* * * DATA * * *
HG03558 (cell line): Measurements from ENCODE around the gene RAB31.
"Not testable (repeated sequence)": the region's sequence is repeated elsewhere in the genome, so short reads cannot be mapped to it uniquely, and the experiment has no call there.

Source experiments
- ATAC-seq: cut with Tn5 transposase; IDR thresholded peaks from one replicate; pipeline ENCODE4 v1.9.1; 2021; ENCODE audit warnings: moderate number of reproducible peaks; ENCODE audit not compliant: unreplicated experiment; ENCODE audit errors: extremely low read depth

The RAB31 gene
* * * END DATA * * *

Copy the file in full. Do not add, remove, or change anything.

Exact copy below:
HG03558 (cell line): Measurements from ENCODE around the gene RAB31.
"Not testable (repeated sequence)": the region's sequence is repeated elsewhere in the genome, so short reads cannot be mapped to it uniquely, and the experiment has no call there.

Source experiments
- ATAC-seq: cut with Tn5 transposase; IDR thresholded peaks from one replicate; pipeline ENCODE4 v1.9.1; 2021; ENCODE audit warnings: moderate number of reproducible peaks; ENCODE audit not compliant: unreplicated experiment; ENCODE audit errors: extremely low read depth

The RAB31 gene